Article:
2. Swamp Thing #2 (DC comics)
This isn´t a gay thing or something, but man am I hot for Scott. Comic writer Scott Snyder that is. For a relative newcomer he has a remarkable track record. I´ve read all but one of the series he has worked on and loved them all (American Vampire being the exception). This newest incarnation of Swamp Thing, continues this trend. The second issue of this series was wordy, very wordy. But not in a bad way. This issue explains whether or not Alec Holland ever really was Swamp Thing. It also explores a new take on the Swamp Thing saga, as we learn that the Swamp Thing is a legacy character. According to this, the swamp monster that we have grown to know and love is only the most recent incarnation of the living embodiment of ‘the green’. In this issue a representative of the parliament of trees offers Alec Holland the chance to become Swamp Thing, and as such to become their greatest knight and take the fight to the new bad guy Sethe. After his decision, he gets chased out of his motel by a mob of Sethe’s twisted walking corpses, only to be saved by the person he really didn’t want to meet. Really great art by Yanick Paquette once again, with things like birds and plants which actually look like the way they do in the real world. This is my surprise hit out of the 52 new books by DC, I had never read any Swamp Thing, but this offers the perfect jumping on point. Art:9 Writing:8.5 Overall:8.7
3. The Rinse #2 (Boom studios)
I continue to be amazed at how exciting writer Gary Phillips has made this story about money laundering. This should be boring and dry, but instead it’s both intelligent and informative as well as raw and thrilling. Most of all though, this is one of those very original series, which we only get few and far between. That’s why I’ll savor this story. Sure there are crime comics, mostly they handle with fucked up people doing fucked up things. But this is something else entirely, the main character is a successful small time hustler who gets tied up in a very big case. Before he knows it he’s got both mobsters and police after him. Phillips has infused his characters with a great deal of humanity. All of them, no matter how small their role, have an extraordinary strong and realistic presence on the page. And to make this click even better, once again we are treated to a perfect cliffhanger. The art by Mark Laming seems a bit cleaner, compared to the first issue. It looks like Laming’s gotten confident enough to do his own thing and isn’t leaning as much on influences from Sean Phillips on Criminal. Now I’m wondering if publishing this review will get me followed by the anti-money laundering bot again…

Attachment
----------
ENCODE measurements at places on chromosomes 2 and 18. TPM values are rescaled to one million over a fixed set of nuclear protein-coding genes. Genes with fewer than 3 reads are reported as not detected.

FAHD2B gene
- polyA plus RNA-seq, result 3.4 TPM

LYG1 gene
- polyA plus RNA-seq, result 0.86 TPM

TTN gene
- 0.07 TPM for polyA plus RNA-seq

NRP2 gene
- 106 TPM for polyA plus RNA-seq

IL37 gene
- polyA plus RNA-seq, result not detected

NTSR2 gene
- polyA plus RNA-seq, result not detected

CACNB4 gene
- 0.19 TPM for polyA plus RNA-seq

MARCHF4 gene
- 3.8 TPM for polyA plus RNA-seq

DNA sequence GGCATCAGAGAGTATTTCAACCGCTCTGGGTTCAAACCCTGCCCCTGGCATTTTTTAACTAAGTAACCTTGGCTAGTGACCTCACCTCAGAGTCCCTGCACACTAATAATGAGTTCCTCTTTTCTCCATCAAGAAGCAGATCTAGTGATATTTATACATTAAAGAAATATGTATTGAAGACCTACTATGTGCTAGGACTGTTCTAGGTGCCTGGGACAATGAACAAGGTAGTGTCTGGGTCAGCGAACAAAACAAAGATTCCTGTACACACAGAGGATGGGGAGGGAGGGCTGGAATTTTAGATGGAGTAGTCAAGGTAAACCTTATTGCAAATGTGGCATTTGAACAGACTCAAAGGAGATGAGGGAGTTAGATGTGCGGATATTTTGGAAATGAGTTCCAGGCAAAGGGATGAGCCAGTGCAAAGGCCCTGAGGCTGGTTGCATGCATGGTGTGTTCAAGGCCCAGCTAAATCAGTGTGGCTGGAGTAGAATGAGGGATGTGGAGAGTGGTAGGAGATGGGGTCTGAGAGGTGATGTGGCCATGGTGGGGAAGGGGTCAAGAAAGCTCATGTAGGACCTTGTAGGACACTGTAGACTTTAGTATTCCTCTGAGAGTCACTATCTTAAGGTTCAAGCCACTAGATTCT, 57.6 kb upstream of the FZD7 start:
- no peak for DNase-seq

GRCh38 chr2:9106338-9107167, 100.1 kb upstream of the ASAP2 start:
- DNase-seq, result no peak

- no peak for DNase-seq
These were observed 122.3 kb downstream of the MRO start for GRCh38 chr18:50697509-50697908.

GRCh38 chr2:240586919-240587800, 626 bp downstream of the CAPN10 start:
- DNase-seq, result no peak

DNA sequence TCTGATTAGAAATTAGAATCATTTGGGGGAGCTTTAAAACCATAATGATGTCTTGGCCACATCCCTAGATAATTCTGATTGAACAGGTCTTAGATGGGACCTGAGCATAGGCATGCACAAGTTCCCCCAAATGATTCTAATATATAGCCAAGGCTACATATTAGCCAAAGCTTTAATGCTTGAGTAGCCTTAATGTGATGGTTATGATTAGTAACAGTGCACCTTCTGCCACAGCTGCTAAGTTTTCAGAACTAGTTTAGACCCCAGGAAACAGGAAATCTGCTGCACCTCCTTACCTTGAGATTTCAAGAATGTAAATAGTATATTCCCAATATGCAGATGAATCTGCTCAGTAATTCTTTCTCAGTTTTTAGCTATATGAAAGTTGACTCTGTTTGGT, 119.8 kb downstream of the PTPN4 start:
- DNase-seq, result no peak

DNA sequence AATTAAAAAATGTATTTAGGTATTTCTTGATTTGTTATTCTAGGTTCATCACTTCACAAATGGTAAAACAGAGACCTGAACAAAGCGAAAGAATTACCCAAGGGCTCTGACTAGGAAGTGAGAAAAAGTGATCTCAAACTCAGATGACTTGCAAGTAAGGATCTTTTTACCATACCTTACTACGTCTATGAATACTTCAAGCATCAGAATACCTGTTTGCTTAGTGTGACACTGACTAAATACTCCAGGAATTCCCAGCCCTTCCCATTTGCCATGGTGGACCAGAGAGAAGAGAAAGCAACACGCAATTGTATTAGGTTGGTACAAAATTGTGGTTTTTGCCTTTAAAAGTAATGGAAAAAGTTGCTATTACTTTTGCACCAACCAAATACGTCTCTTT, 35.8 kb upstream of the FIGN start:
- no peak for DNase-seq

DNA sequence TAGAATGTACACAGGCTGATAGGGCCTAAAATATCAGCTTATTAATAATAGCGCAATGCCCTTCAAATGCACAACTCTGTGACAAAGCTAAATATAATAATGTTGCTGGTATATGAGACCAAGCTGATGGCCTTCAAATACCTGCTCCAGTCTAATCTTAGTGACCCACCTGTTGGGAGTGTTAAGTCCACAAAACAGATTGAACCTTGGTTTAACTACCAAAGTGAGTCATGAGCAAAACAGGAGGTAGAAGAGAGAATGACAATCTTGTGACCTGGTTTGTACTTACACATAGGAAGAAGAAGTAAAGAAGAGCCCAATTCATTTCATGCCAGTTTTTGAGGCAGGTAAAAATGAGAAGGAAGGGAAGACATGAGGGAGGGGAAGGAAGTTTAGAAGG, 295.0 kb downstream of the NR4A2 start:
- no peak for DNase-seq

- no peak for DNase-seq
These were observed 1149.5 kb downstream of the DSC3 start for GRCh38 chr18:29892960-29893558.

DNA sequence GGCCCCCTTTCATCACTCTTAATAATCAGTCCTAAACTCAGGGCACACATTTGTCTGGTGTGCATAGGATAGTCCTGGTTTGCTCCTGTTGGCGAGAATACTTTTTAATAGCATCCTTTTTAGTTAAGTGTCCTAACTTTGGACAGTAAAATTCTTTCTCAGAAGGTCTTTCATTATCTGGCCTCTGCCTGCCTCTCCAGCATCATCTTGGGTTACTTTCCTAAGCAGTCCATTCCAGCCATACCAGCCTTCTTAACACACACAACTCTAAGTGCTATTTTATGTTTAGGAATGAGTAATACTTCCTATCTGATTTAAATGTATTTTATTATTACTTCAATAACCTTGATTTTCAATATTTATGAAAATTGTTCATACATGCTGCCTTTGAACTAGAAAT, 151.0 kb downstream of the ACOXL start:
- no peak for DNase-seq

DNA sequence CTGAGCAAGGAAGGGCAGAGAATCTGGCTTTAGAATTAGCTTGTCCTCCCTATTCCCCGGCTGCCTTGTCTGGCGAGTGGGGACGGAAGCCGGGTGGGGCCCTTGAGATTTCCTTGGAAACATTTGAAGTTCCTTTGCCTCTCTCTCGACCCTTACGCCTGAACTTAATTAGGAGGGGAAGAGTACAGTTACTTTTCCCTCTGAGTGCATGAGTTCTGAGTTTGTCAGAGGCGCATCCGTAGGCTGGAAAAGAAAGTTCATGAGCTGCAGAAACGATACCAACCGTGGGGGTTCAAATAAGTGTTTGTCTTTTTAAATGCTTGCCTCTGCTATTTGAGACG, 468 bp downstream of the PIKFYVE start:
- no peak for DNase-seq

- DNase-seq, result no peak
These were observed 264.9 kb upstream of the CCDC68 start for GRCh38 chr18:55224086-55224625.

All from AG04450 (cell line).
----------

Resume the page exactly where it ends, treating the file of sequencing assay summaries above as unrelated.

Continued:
Art:8 Writing:9 Overall:8.5
4. Marvel Universe vs Wolverine #3-4 (Marvel comics)
This series follows the events of the world being overtaken by an airborne virus that turns people (including those with superpowers) into aggressive, base savages. In the end, it’s up to Wolverine, Captain America and the Punisher to take a stand against the infected (lead by the Hulk), while Marvel’s top scientist try to fix things. Great covers, beautiful art and everything that would make a die-hard marvel reader excited: unexpected team-ups; graphic violence (the Hulk bites Wolverine’s arm off); characters that have never interacted with each other, driven to do so out of sheer despair; plus some dramatic action scenes featuring a virtual who’s-who of the Marvel universe, all rendered in really intense, dark art. The art by Laurence Campbell and Lee Loughridge reminds me a little of Sean Philips. Which talking of whom, this series reminds me a bit too much of the original Marvel Zombies by Philips and Robert Kirkman. I think that this reads much better, because it’s not intended as jokey/mondo/exploitative as Marvel Zombies was. Also, I don’t understand why the ‘zombies’ are still cognizant but seem to have devolved a couple of thousand years. They know no science, but only magic, and both Hulk and The Thing have kind of donned a shamanistic wardrobe. This series was really well written by Jonathan Mayberry, one of the most underrated writers at the big two. I would really like to see him write Marvel´s next big summer event. Ultimately though, I have to say I was disappointed by the ending of the series. There’s no real resolution, just a two year later epilogue that leaves a lot of stuff open. Still that doesn´t take away from this being one hell of a romp through the darkest corners of the Marvel universe.
#4 Art:8.5 Writing:7.8 Overall:8.2